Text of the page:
Dear Friend of “Radar”,
My name is Peter Garland. Perhaps you’ll remember me as the morning radio host on CKSL and CFPL in London for 33 years starting in 1970.
However, you probably aren’t aware of my military service prior to my career in broadcasting.
Between 1958 and 1970, I was a Royal Canadian Air Force “Fighter Cop”—Fighter Control Operator, one of about 25,000 over the duration of the Cold War—that staffed radar stations on the Pine Tree Line, the Mid-Canada Line and the DEW (Distant Early Warning) Line. We were North America’s sentinels.
If, God forbid, the USSR launched nuclear bombers and intercontinental ballistic missiles, we gave warning to all to seek shelter. There was no shelter for us, as we were the eyes on the enemy. Canada was the battleground as the interceptions would happen in our skies.
In 1962 we came terrifyingly close, closer than most civilians realized at the time. We knew, and we kissed our loved ones goodbye when the alert reached DefCon 2—war is imminent. This was the October Missile Crisis. There were other close calls when nuclear war was narrowly avoided.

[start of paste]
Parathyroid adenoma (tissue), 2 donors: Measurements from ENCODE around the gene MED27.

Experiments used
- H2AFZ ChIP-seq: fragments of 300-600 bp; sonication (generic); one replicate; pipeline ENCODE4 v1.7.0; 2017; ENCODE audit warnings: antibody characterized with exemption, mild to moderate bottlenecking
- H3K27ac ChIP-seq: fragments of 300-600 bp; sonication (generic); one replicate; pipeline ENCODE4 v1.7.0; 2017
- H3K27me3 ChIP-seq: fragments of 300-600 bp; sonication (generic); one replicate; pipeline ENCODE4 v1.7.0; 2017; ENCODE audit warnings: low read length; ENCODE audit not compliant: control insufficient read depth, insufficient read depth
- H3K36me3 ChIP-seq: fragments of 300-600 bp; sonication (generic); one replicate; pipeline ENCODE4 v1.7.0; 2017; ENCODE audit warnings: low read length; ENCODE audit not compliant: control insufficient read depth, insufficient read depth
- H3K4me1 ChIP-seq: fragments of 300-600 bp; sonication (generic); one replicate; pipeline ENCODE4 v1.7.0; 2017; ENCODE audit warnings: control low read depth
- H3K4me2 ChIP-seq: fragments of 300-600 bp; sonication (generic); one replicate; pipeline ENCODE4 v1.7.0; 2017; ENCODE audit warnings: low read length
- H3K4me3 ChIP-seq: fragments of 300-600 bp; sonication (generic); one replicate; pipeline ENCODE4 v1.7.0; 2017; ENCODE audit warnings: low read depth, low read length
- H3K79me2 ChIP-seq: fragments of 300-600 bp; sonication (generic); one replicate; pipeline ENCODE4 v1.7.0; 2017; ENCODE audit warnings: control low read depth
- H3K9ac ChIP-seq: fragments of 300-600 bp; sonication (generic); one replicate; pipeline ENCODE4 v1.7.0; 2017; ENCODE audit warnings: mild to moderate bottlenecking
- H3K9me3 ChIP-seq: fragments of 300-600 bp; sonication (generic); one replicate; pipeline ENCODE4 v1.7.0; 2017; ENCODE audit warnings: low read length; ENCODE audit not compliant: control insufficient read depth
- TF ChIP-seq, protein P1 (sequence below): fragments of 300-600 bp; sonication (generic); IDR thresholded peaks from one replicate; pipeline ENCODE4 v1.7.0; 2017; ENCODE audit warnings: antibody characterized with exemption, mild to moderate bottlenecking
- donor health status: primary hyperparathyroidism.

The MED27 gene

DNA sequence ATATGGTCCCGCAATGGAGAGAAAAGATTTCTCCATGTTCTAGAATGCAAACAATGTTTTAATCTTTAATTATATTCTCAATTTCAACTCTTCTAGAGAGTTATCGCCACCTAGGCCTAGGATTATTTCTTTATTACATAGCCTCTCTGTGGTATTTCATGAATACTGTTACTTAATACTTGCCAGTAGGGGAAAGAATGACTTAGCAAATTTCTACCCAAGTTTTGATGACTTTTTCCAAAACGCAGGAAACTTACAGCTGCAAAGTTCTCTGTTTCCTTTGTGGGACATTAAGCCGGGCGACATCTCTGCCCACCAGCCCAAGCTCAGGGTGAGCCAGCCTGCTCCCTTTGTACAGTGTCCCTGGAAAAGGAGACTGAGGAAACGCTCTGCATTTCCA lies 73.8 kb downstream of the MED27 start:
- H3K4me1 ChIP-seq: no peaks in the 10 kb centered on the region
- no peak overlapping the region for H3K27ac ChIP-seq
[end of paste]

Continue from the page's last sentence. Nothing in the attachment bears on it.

I wrote a semi-autobiographical novel about those times in 1991 called Permanent Echoes and dedicated it to my parents, and the “forgotten Fighter Cops.”
You see, in 1991 we were forgotten. There was no museum with sections dedicated to those Cold War Radar years. Today, to my knowledge, there are three museums that recall the history of the Cold War in any detail. The North Bay and Kingston museums receive federal operating funding to stay alive.
The Secrets of Radar Museum, in London, Ontario, does not. It relies on the generosity of sponsors and donors to keep Cold War service to our nation from being overlooked. When you visit the Secrets of Radar you can see a display that recalls those Cold War years and how Canada’s contribution was exemplary. It also brings our story into the community and schools through outreach programming, and provides researchers with material and assistance.
We never want to feel like forgotten Fighter Cops, or technicians, or any of the other trades that served you proudly in times of war and peace while watching the skies—again.
Please donate if you can to the Secrets of Radar Museum.
Peter Garland, CD.